Plaintiff made his own assumptions that he would not only have gotten the jobs, but also would have been paid $85.00 per hour. Witnesses testified that actually landing a job even if the opportunity passed a company’s desk was quite a herculean task. There were thousands of companies engaged in the same business competing for the work. Finally, the plaintiff did not establish that he was qualified to fulfill all of the roles needed for the job opportunities and many of the jobs were located outside of Connecticut, where the plaintiff did not want to relocate. The Court noted that there exists a huge difference between an opportunity to apply for a contract and actually obtaining the contract for the job. The $400,000 was tossed.
The Court did uphold the $20,000 damage award for the penalties the plaintiff incurred when he claimed that once he was locked out of the company, he had to drain money out of his 401(k) and IRA account in order to survive and pay bills.
However, the defendant won the next round. The Appellate Court threw out the award of $103,000 for obligations the plaintiff owed his ex-wife. The Trial Court referred to it as alimony he could not pay because the company wasn’t paying him. The Appellate Court said in a nice way, "Oh poppycock." First off, the Court questioned how on Earth could the business partner be on the hook for his alimony obligations? Further, plaintiff never claimed he wanted the unpaid alimony to be paid by his business partner. He only pled that he wanted to be reimbursed his attorney fees fending off his wife’s motions in divorce court because he was not paying her alimony. The Court concluded that even if in a million years the plaintiff could show any causal connection and proper damage attribution of matrimonial attorney fees to his business dispute, he had failed to do so here.
Next, the Court threw out the award of CUTPA damages. The Supreme Court has previously held that purely intra-corporate conflicts do not constitute CUTPA violations. The Appellate Court noted that there is an exception to that rule when the defendant’s actions go well beyond the governance of the corporation and place them in direct competition with the interests of the company. That includes usurping customers, employees or assets of the business in favor of themselves or another company.
The record revealed no evidence that the defendant had improperly utilized or transferred corporate assets for his own benefit or to that of another business. At best, the defendant paid himself additional salary and expense reimbursement to the tune of $140,000. But that merely reconfirms that the improprieties were intra-corporate in nature. CUTPA did not apply.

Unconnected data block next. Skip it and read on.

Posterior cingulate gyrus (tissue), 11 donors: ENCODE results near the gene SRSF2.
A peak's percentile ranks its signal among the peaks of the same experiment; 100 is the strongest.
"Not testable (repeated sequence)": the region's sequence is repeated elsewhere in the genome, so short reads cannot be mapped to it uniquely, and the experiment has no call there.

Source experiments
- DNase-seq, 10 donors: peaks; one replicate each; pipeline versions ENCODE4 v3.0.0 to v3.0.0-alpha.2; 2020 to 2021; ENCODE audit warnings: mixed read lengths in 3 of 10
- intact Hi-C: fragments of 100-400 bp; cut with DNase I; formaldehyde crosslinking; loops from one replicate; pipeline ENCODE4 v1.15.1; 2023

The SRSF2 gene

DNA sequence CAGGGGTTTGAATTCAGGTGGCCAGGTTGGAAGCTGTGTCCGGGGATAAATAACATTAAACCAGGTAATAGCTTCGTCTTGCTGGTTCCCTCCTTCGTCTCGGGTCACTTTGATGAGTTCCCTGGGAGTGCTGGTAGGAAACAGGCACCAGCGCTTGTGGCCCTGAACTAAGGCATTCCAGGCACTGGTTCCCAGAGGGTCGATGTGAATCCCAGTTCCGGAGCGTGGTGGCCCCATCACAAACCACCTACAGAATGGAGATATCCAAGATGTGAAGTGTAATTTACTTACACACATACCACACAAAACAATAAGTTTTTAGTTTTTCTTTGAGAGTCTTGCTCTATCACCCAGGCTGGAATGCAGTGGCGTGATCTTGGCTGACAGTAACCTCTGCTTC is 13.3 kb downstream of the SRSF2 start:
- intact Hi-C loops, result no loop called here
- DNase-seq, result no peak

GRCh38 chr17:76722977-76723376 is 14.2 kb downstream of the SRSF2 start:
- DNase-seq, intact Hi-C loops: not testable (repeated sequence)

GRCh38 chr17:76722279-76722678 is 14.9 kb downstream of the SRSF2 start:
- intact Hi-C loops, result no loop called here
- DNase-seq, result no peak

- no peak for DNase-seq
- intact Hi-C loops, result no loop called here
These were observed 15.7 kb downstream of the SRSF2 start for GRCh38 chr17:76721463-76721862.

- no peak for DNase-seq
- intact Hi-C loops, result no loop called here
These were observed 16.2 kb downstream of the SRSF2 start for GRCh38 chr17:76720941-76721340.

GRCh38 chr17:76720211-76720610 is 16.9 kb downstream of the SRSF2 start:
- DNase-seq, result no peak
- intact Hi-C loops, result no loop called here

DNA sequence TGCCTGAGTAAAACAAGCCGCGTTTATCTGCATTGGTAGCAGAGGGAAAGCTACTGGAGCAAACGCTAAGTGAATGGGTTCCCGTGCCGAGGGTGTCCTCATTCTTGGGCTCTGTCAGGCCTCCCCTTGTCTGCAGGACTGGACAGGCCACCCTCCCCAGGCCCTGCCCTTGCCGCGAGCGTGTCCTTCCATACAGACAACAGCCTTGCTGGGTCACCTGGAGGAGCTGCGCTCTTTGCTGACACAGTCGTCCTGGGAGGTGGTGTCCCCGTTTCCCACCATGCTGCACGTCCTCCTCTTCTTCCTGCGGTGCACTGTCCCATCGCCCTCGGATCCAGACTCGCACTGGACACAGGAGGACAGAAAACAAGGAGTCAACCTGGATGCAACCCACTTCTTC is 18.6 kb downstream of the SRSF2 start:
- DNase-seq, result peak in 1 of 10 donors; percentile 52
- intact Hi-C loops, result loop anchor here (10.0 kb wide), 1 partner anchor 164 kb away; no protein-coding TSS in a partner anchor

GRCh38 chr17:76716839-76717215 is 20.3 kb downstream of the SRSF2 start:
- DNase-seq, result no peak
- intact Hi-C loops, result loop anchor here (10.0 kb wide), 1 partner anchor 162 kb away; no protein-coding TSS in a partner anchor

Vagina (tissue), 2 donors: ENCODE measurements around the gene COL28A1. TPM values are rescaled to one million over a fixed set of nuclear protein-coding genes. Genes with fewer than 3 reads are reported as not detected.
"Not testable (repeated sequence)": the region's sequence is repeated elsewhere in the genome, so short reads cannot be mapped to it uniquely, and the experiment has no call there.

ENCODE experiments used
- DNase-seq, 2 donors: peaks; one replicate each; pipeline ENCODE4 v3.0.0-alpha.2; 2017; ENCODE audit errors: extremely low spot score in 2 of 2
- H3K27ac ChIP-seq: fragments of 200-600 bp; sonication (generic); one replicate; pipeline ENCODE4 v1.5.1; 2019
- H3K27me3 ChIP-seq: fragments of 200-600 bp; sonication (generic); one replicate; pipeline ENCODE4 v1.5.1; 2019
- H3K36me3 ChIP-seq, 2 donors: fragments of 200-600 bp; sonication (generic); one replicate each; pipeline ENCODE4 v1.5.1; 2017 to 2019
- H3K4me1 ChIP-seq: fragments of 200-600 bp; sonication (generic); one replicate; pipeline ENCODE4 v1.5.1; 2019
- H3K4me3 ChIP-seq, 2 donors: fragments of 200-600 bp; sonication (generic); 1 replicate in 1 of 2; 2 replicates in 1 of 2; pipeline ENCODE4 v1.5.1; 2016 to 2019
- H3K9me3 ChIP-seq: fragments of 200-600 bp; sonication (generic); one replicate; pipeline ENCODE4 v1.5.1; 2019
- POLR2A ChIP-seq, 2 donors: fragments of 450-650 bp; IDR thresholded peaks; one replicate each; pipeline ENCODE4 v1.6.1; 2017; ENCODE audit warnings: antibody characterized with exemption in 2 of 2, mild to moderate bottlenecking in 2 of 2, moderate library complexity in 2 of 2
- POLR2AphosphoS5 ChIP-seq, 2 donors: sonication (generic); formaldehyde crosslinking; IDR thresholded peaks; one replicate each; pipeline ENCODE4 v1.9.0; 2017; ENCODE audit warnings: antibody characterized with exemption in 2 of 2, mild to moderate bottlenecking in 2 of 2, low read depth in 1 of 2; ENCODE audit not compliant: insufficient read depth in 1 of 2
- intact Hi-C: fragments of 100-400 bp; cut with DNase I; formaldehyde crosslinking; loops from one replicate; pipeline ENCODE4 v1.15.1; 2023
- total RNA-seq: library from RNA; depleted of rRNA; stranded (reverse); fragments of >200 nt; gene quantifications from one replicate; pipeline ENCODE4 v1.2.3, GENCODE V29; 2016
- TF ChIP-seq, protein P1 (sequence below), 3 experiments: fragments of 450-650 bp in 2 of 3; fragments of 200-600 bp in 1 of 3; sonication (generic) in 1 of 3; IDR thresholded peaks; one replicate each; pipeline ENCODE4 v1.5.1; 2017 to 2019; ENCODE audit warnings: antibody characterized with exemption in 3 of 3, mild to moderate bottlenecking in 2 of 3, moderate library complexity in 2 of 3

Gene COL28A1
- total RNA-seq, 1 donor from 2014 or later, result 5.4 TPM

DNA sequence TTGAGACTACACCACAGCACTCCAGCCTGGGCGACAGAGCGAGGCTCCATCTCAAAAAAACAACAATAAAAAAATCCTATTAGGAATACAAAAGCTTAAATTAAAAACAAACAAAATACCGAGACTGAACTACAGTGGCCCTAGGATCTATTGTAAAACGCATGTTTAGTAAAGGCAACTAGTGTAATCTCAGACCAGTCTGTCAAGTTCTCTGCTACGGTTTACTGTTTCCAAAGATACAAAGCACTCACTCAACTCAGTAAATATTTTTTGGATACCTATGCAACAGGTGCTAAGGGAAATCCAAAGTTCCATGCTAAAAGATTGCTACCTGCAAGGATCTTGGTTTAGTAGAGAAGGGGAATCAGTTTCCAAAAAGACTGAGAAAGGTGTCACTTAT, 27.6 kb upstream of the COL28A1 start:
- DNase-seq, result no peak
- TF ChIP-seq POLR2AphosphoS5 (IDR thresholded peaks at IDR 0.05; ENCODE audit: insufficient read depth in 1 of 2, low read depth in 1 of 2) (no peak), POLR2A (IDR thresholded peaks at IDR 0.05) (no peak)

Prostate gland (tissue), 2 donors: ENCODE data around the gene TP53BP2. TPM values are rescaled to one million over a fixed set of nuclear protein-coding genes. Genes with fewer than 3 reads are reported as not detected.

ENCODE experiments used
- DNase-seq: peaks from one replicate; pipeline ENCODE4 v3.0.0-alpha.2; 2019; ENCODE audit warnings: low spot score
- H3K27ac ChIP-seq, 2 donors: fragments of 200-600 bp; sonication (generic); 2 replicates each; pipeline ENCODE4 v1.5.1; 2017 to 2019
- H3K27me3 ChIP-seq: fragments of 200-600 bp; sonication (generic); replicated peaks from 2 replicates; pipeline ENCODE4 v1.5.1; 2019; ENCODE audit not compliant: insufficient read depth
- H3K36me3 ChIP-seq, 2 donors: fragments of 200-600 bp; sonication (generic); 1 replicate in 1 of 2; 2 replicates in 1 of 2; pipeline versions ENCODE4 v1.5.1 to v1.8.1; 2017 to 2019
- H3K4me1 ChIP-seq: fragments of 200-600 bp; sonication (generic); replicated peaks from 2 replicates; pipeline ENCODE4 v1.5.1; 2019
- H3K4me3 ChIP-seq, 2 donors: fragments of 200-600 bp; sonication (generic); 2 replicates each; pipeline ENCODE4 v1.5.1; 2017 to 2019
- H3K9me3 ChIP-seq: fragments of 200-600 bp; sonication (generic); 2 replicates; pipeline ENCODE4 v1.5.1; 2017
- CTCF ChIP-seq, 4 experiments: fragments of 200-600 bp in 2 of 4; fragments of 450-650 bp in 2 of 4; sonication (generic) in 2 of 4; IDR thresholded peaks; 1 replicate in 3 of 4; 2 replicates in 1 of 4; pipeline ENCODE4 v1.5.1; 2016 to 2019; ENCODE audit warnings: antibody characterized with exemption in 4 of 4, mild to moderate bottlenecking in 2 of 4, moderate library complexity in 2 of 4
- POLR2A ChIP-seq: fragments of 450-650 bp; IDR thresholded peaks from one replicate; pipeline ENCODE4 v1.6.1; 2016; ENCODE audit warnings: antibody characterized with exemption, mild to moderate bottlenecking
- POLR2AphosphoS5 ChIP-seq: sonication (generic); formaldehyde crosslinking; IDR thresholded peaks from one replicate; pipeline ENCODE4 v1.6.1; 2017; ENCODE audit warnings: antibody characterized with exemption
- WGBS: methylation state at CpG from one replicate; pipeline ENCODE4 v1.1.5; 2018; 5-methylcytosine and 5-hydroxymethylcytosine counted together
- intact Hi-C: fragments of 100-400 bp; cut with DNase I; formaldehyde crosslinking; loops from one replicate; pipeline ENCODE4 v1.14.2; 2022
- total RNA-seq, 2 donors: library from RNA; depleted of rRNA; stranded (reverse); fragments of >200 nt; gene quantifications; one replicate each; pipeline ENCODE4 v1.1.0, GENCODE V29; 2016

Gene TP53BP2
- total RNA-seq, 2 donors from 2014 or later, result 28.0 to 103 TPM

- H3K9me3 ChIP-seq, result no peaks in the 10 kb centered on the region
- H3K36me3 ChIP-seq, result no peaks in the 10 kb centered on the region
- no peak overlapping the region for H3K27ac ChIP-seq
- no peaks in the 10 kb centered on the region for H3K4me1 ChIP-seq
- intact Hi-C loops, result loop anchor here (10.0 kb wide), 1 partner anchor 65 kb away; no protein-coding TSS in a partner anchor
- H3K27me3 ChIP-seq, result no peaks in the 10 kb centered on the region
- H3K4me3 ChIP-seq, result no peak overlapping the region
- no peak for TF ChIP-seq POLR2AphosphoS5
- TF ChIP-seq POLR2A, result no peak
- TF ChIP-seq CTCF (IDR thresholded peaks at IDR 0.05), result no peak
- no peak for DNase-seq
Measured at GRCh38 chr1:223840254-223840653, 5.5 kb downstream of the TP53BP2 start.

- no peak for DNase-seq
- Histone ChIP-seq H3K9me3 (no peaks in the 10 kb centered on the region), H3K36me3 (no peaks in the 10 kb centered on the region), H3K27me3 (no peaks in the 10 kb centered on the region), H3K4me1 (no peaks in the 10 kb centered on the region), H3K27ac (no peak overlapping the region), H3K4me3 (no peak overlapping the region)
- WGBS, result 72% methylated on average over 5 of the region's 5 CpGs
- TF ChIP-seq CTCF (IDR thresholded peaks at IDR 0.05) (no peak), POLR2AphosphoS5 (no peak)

Next, the Court threw out the award of $326,000 in pre-judgment interest. C.G.S. § 37-3(a) authorizing the award of pre-judgment interest, only applies to claims involving the detention of money after it becomes due and payable. Plaintiff’s claims for one-half of the value of the company and compensation for tax penalties does not involve the detention of monies that are due and payable. The damages awarded represent monies due only once the corporation was ordered dissolved, and the valuation was resolved. Therefore, pre-judgment interest should not have been awarded. Similarly, the $20,000 tax penalties was not money that was withheld by the defendant that was owed to the plaintiff. It was inappropriate to award any pre-judgment interest in this case.
Finally, the Court did uphold the award of attorneys’ fees to the plaintiff as a result of the finding of common law liability for intentional torts. The Trial Court found the defendant liable on all eight counts of the complaint. Those findings were not challenged, including that the defendant interfered with the plaintiff’s business relationships, breached his fiduciary duties, breached his duties as a corporate director and corporate officer. The intentional violation of these obligations justified an award of punitive damages.
All in all, a big win for the defendant through the appellate process.
The facts and holdings of any case may be redacted, paraphrased or condensed for ease of reading. No summary can be an exact rendering of any decision, however, so interested readers are referred to the full decisions. The docket number of each case is a hyperlink to the Connecticut Judicial Department online slip opinion. © 2016 Pullman & Comley, LLC. All Rights Reserved.Back to Top